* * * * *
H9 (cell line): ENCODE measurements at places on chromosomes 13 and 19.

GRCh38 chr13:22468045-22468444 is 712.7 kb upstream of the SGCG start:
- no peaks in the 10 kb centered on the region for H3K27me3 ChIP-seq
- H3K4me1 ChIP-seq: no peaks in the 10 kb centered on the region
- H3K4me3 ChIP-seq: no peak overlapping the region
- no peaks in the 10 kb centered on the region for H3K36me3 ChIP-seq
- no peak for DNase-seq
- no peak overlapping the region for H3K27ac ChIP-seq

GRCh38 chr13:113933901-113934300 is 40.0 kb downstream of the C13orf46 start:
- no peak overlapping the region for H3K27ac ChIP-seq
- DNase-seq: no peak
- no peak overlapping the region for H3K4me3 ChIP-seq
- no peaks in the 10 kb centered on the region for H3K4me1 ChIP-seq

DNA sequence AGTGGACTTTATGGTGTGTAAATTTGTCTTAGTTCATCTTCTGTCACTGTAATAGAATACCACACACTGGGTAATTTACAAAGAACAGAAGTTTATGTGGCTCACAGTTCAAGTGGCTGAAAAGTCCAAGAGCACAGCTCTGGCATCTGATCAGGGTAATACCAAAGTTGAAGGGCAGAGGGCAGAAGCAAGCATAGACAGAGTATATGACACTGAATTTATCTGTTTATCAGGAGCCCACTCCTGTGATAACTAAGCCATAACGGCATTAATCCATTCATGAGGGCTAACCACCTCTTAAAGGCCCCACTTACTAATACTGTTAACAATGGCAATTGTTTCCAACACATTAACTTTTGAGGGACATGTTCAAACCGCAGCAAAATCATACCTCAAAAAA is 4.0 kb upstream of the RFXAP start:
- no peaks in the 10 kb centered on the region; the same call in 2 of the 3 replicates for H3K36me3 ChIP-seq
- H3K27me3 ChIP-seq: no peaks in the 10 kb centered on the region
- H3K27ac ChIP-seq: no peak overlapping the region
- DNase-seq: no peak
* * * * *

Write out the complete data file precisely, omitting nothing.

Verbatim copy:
H9 (cell line): ENCODE measurements at places on chromosomes 13 and 19.

GRCh38 chr13:22468045-22468444 is 712.7 kb upstream of the SGCG start:
- no peaks in the 10 kb centered on the region for H3K27me3 ChIP-seq
- H3K4me1 ChIP-seq: no peaks in the 10 kb centered on the region
- H3K4me3 ChIP-seq: no peak overlapping the region
- no peaks in the 10 kb centered on the region for H3K36me3 ChIP-seq
- no peak for DNase-seq
- no peak overlapping the region for H3K27ac ChIP-seq

GRCh38 chr13:113933901-113934300 is 40.0 kb downstream of the C13orf46 start:
- no peak overlapping the region for H3K27ac ChIP-seq
- DNase-seq: no peak
- no peak overlapping the region for H3K4me3 ChIP-seq
- no peaks in the 10 kb centered on the region for H3K4me1 ChIP-seq

DNA sequence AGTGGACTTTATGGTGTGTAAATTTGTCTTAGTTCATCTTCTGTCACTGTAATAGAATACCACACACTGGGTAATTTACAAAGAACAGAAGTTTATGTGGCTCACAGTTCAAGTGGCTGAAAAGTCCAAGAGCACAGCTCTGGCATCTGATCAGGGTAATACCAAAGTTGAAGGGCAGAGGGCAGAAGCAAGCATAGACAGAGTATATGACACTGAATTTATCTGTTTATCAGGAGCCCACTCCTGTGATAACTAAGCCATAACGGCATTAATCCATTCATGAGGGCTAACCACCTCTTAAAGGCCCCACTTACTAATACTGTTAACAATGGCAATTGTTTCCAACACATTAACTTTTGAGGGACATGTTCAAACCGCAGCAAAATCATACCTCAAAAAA is 4.0 kb upstream of the RFXAP start:
- no peaks in the 10 kb centered on the region; the same call in 2 of the 3 replicates for H3K36me3 ChIP-seq
- H3K27me3 ChIP-seq: no peaks in the 10 kb centered on the region
- H3K27ac ChIP-seq: no peak overlapping the region
- DNase-seq: no peak